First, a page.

Iron Dome, David’s Sling, Arrow: Israel’s air defense against Iran, explained

Author: Editors Desk, Niha Masih, Loveday Morris, Júlia Ledur, Samuel Granados and Tim Meko Source: The Washington Post
April 15, 2024 at 03:11
Israel's Iron Dome air defense system launches to intercept missiles fired from Iran in this past weekend's attack. (Tomer Neuberg/AP)  Listen 3 min  Share  Comment 1 Add to your saved stories
Israel's Iron Dome air defense system launches to intercept missiles fired from Iran in this past weekend's attack. (Tomer Neuberg/AP) Listen 3 min Share Comment 1 Add to your saved stories

When Iran launched a five-hour barrage of more than 300 drones and missiles toward Israel, the country’s vaunted air defense systems and a network of U.S.-led allies staved off the unprecedented air attack. The sophisticated, multilayered defenses were developed with billions in U.S. funding, and since Hamas’s Oct. 7 attack, the Biden administration has proposed billions more in military funding for Israel.

“We intercepted. We thwarted. Together we will win,” Israeli Prime Minister Benjamin Netanyahu posted on X following the attack.

Here’s what to know about Israel’s air defense system.


Iron Dome

One of the centerpieces of Israeli air defense is the Iron Dome, developed by the Israeli firm Rafael Advanced Defense Systems and Israel Aerospace Industries. First put into service in 2011, it is designed to stop short-range rockets and artillery like those frequently fired from Gaza by Hamas and Islamic Jihad.


How the Israeli Iron Dome air defense system works






radar unit detects a missile or shell headed into Israeli airspace.

Data on the missile is sent to a battle management and control unit that assesses the threat and plots an intercept course. 

firing unit launches a missile equiped with radar and a special warhead that strikes the incoming threat.




Relying on a system of radar and analysis, the Iron Dome determines whether an incoming rocket is a threat and fires an interceptor only if there’s a danger to a populated area or important infrastructure. Israeli officials and defense companies have said that the Iron Dome has a success rate of more than 90 percent, though some defense analysts question those numbers.


David’s Sling

David’s Sling, the middle layer of Israel’s air defense network, is designed to intercept ballistic and cruise missiles as well as medium- to long-range rockets. It has been operational since 2017.

Developed by Rafael Advanced Defense Systems and Raytheon, a major U.S. defense contractor, David’s Sling is designed to counter rockets and missiles fired at a range of 25 to 186 miles.



Land defense 

systems of Israel


1,000 miles

Iron Dome


Each Iron Dome battery can defend an area of up to 58 square miles.




60 miles

Arrow System

David’s Sling

25 to 186 miles

Up to 1,490 miles



Iron Dome is an Israeli mobile missile defense system designed to intercept short-range rockets and artillery. It is intended to counter unguided rocket and drone attacks.

Defense system intended to prevent attacks from aircraft, helicopters, bombers, cruise missiles, UAVs and stand-off weapons.

Firing Unit

Firing Unit

20 container launchers each 

with one Tamir missile.

Two types of missiles, the Python-5 for short-range engagements and the Derby for medium-range.

11.8 ft.

Missile range

Missile range

3 to 43 miles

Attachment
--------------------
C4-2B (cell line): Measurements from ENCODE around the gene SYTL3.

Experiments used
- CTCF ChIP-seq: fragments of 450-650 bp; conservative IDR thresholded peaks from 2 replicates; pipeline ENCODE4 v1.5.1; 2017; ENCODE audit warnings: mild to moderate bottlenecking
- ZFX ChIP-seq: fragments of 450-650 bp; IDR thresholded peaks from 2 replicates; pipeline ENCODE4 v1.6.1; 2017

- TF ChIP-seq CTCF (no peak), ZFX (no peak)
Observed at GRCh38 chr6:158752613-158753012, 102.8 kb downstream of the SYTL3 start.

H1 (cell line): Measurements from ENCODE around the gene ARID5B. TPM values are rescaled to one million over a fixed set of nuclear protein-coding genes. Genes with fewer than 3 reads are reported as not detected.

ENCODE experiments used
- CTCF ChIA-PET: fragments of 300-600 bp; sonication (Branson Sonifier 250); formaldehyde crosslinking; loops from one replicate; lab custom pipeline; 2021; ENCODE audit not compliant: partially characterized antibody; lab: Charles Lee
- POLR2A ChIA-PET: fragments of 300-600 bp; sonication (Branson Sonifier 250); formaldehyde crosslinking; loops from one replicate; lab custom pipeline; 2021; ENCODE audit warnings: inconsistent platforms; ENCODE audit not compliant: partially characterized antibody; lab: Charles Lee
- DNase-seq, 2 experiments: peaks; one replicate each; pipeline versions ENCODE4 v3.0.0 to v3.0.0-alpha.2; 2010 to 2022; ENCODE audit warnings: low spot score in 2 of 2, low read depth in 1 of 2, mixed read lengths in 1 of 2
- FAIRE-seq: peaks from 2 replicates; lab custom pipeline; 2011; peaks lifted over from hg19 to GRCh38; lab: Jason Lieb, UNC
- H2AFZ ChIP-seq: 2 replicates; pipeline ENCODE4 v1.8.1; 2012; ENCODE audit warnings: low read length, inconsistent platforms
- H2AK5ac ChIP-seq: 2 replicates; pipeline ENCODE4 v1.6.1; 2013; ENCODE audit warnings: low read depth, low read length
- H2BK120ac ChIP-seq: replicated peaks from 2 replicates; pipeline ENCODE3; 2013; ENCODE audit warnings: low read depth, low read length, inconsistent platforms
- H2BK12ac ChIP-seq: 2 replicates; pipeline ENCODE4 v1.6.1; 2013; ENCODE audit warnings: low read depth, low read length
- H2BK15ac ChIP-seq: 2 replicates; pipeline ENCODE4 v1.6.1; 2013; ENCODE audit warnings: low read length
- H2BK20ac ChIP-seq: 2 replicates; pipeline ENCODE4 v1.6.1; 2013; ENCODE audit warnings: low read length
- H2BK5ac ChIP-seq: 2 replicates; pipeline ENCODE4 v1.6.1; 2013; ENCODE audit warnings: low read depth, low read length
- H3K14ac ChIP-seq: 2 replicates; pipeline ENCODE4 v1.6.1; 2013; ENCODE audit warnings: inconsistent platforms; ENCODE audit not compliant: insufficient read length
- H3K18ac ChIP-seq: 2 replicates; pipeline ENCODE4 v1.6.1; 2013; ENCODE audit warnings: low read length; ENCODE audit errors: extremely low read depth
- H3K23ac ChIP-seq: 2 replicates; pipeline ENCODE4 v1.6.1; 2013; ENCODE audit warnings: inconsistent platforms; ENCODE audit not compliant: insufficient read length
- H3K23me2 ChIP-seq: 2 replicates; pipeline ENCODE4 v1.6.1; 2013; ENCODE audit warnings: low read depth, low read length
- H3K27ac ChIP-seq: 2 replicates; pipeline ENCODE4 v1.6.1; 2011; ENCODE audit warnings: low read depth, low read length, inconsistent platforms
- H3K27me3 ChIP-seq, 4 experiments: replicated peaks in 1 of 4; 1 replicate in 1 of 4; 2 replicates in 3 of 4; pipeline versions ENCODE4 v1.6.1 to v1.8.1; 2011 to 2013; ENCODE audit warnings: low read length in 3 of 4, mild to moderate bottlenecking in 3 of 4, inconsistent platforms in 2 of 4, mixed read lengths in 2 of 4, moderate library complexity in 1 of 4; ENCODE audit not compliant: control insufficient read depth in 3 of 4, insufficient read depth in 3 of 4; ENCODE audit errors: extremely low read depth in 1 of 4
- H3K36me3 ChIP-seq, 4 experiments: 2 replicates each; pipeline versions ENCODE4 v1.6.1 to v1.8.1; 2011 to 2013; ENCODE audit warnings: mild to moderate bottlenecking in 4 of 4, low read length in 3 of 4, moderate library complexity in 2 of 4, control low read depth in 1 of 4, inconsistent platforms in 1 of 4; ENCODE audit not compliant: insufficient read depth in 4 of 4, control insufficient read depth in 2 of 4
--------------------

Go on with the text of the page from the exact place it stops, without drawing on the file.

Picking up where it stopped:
Up to 62 miles

9.8 ft.

10.2 ft.


Up to 6 miles



It is designed to intercept ballistic and cruise missiles. Capable of intercepting targets at altitudes of up to 15 km. 

Upper layer of Israel’s missile defense system. The Arrow 3 is the longest-range interceptor currently fielded with the Arrow Weapon System, complementing the Arrow 2, which engages targets in the upper atmosphere. 

Firing Unit

Firing Unit

6 to 12 Stunner interceptor 


Up to 6 missiles

22.9 ft

Missile range

Missile range

25 to 186 miles

Up to 1,491 km

15 ft.



Up to 9 miles

62 km

Note: Not all of Israel’s defense systems are included.

Sources: CSIS, Rafael, Army Recognition


The Arrow 2 and 3 systems are designed to intercept missiles flying outside Earth’s atmosphere and form the top level of Israel’s air defense network.

Completed in 2017, the Arrow 3 was first tested in combat last year, intercepting a missile fired by the Iranian-supported Houthis in Yemen toward the Israeli city of Eilat. Jointly funded and developed with the United States, it does not use explosives like the Arrow 2, instead relying solely on the damage that is caused by the interception itself.

As attacks were launched from Iran, Iraq, Syria and Yemen, a U.S.-led coalition including Britain and France provided crucial support.

Among the U.S. forces that participated were the 494th Fighter Squadron, headquartered in Britain, and the 335th Fighter Squadron of Seymour Johnson Air Force Base in North Carolina. The two squadrons flew F-15E Strike Eagles and took down about 70 attack drones headed toward Israel, The Washington Post reported.

The USS Carney and USS Arleigh Burke, destroyers stationed in the eastern Mediterranean Sea, shot down between four and six ballistic missiles while U.S. troops manning the Patriot missile defense system in Irbil, Iraq, took down a missile that had violated Iraqi airspace on its vector to Israel, according to a senior military official speaking to reporters on the condition of anonymity under ground rules set by the White House.

British Royal Air Force planes shot down “a number of Iranian attack drones,” Prime Minister Rishi Sunak said.

Jordan, which has criticized Israel’s war in Gaza, shot down munitions that were in its airspace to prevent them “from endangering the safety of our citizens and residential and populated areas,” its government said.


Dan Lamothe, Alex Horton, Adam Taylor and Brittany Shammas contributed to this report.

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